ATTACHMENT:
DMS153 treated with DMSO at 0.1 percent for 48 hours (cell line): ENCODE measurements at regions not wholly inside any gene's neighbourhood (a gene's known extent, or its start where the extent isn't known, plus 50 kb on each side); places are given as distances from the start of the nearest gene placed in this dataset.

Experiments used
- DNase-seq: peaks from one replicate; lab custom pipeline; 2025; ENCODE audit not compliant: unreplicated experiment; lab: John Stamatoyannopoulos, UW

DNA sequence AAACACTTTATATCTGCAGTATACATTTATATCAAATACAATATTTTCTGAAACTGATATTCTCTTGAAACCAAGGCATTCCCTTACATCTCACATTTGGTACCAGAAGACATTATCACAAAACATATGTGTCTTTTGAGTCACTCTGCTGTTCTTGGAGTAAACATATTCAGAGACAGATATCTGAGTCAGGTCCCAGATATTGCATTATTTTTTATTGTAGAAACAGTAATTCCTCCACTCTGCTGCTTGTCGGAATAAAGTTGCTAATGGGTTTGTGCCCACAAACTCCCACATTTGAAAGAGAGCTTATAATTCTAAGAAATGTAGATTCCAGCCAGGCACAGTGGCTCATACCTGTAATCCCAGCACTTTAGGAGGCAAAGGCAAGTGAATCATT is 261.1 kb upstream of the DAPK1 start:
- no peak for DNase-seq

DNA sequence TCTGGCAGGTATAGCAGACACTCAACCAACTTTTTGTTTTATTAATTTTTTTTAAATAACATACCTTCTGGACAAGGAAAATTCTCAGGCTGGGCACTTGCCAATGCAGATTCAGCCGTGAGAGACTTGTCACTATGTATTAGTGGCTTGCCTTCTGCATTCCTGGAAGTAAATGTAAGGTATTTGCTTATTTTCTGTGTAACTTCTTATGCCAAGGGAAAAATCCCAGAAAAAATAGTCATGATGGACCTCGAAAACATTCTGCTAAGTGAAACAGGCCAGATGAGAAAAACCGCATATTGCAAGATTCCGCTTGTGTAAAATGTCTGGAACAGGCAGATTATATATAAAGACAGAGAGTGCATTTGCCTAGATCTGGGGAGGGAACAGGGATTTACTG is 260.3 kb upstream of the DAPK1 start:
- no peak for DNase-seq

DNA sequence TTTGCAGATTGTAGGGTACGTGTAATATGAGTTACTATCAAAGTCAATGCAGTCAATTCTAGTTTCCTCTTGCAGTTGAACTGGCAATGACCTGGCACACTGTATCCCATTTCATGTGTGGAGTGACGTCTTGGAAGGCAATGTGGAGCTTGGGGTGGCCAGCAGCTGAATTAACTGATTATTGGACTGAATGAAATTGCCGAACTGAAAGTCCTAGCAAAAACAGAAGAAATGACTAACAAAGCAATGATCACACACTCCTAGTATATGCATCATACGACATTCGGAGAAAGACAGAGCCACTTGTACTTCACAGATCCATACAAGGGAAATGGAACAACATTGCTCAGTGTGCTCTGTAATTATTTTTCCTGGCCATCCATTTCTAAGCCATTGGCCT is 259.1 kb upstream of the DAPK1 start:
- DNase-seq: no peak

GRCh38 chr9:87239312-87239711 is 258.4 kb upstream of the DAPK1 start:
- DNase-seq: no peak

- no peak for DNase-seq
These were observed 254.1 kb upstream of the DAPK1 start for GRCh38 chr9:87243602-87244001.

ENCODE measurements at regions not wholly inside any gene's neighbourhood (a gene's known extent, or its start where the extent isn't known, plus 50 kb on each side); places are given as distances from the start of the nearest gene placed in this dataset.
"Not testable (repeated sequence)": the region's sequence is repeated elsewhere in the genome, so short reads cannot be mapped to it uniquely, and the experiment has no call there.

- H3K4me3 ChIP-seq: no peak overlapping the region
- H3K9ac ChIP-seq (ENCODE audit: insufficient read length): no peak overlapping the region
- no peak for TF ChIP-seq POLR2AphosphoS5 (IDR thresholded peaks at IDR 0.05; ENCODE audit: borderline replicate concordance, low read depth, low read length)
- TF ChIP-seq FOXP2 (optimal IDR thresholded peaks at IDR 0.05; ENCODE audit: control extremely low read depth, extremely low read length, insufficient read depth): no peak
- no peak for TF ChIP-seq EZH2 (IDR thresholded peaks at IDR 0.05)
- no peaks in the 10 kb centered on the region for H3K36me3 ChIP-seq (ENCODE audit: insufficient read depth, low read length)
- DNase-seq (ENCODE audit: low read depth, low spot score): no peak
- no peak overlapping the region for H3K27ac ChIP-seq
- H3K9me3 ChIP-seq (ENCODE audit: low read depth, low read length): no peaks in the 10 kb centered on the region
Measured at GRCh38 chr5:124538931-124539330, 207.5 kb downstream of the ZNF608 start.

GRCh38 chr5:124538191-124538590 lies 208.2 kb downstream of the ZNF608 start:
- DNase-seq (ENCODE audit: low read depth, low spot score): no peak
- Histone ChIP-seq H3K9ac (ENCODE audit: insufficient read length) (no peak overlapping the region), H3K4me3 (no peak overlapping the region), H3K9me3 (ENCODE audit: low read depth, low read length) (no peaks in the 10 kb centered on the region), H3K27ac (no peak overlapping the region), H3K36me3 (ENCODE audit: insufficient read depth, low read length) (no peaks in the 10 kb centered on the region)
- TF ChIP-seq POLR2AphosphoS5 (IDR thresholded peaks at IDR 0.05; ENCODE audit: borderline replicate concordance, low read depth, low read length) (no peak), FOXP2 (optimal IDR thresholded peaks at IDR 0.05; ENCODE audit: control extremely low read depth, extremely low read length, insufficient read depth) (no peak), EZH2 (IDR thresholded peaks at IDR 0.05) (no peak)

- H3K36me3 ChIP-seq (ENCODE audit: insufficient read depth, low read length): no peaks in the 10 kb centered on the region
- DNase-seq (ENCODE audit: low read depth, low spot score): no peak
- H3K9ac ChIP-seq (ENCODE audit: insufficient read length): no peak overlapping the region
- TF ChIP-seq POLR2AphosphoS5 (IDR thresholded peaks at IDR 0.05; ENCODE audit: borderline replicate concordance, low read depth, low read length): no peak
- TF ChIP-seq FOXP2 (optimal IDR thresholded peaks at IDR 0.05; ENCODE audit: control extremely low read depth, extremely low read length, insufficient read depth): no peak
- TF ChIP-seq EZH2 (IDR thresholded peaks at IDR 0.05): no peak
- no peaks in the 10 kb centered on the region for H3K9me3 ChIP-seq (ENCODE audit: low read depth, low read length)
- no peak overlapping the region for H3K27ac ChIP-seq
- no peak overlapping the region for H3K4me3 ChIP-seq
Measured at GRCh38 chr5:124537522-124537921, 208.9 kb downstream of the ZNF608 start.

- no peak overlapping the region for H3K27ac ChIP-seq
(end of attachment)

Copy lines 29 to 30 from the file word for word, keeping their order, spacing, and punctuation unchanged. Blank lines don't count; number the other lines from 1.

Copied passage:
- TF ChIP-seq POLR2AphosphoS5 (IDR thresholded peaks at IDR 0.05; ENCODE audit: borderline replicate concordance, low read depth, low read length) (no peak), FOXP2 (optimal IDR thresholded peaks at IDR 0.05; ENCODE audit: control extremely low read depth, extremely low read length, insufficient read depth) (no peak), EZH2 (IDR thresholded peaks at IDR 0.05) (no peak)

- H3K36me3 ChIP-seq (ENCODE audit: insufficient read depth, low read length): no peaks in the 10 kb centered on the region